Bad Blood: Montezuma County clashes with the mosquito-control district

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MONTEZUMA MOSQUITO CONTROL DISTRICT

The Montezuma Mosquito Control District was recently ordered to
vacate this Quonset hut located in the county road yard, where the
district has been for nearly 40 years. Photo by Gail Binkly.

For nearly four decades, the Montezuma Mosquito Control District has operated out of the county road-equipment yard off Highway 145 in Cortez, the result of a handshake agreement in the 1970s.

But on April 18, the county commissioners voted 3-0 to tell the district to get out – even though the district constructed and owns the two modest buildings where it houses its office and equipment needed for battling mosquitoes in the sprawling district.

“They can pick up their buildings and take them with them,” Commissioner Keenan Ertel said.

The district reportedly was given until the end of May to vacate.

The extraordinary order came after increasing discord between the two government entities, including a clash at a meeting of the mosquito district’s board attended by Commission Chair Larry Don Suckla, who said the county’s concerns were rudely rebuffed.

Suckla said the county had become increasingly concerned about the fact that the special district – which is a separate entity with its own elected board, funded by its own mill levy – has not been putting out for bid its contract for mosquito- control services.

Since 1999, the district has contracted with Denver-based Colorado Mosquito Control to suppress the biting, disease-carrying insects.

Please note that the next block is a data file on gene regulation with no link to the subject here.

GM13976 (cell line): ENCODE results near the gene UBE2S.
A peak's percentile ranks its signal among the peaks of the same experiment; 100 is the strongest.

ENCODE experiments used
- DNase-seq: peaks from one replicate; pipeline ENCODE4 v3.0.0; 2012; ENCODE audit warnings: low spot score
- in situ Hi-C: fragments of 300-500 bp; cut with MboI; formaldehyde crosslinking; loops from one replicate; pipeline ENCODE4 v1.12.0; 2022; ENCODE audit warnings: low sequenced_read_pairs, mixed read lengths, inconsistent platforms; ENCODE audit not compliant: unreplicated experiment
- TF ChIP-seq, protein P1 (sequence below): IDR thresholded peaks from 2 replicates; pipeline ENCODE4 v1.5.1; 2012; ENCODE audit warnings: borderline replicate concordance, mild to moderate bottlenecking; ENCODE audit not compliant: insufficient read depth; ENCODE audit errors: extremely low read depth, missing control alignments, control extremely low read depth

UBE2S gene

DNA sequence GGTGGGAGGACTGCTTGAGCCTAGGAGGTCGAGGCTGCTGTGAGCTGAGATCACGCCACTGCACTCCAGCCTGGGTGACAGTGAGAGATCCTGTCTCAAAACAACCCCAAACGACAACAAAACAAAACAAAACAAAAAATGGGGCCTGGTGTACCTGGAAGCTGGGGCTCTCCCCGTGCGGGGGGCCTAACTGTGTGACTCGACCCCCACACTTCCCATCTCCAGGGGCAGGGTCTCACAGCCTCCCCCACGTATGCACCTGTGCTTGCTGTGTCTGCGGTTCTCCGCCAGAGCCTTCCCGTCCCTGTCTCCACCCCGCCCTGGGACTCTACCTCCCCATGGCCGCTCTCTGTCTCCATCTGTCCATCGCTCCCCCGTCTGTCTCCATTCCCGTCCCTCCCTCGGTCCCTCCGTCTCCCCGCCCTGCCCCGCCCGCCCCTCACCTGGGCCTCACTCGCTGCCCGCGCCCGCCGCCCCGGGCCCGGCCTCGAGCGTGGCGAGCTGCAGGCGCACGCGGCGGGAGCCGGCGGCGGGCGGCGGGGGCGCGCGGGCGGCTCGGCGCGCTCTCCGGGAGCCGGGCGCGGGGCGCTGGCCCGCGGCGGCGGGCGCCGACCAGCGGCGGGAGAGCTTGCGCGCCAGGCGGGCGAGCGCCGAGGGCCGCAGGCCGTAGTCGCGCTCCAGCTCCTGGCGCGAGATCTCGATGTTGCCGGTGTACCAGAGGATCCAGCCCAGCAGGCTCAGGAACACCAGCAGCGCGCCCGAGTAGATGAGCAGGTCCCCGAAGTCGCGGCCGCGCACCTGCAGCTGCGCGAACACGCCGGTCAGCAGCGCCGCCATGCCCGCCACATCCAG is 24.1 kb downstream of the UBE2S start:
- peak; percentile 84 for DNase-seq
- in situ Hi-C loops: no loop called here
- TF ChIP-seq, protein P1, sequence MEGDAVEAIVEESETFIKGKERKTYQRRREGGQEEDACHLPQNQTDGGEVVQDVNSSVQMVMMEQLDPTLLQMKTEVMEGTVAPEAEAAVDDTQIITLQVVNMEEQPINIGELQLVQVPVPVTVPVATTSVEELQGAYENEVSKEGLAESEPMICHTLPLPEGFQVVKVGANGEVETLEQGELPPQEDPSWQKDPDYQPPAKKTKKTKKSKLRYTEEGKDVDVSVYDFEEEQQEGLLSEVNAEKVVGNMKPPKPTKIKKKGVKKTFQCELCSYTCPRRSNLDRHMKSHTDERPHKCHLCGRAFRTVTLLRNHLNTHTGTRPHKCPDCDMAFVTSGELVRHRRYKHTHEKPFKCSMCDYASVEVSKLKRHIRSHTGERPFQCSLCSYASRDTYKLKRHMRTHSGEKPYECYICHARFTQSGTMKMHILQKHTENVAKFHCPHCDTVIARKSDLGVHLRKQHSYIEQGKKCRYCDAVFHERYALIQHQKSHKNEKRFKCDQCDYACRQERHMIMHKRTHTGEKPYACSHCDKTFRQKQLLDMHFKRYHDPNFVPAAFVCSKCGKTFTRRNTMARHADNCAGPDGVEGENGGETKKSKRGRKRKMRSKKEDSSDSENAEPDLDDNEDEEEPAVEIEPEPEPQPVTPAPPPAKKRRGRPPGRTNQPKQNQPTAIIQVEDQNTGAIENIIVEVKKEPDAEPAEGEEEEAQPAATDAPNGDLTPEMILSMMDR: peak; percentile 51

Suckla said because the contract was not competitive, the amount increased every year, until it exceeded the revenues raised by the mill levy, at which time the company agreed to take a lesser amount.

“I would say No. 1 (among the county’s concerns) is the $68,000 in taxpayer money they wasted last year,” Suckla said. “They’ve had the same outfit for 14 years without putting a bid out.”

The district raises close to $200,000 annually from its levy.

“Because they never put it out for bid,” Suckla said, “they had a progressive increase for the contract every year, they made a sorry deal, and it got up to $258,000. Well, they were only bringing in around $200,000.

“Apparently they must have had some reserves – I don’t know all the details of their finances.

“For three years we have tried to get them to do something different.”

He said finally the board told the company, “ ‘All we got is $190,000’ and they (the company) said ‘That’s fine.’ “So in my opinion, the year before, they wasted $68,000 by not putting it out for bid.”

Suckla said he went to a recent meeting of the mosquito board and it became “very aggressive.”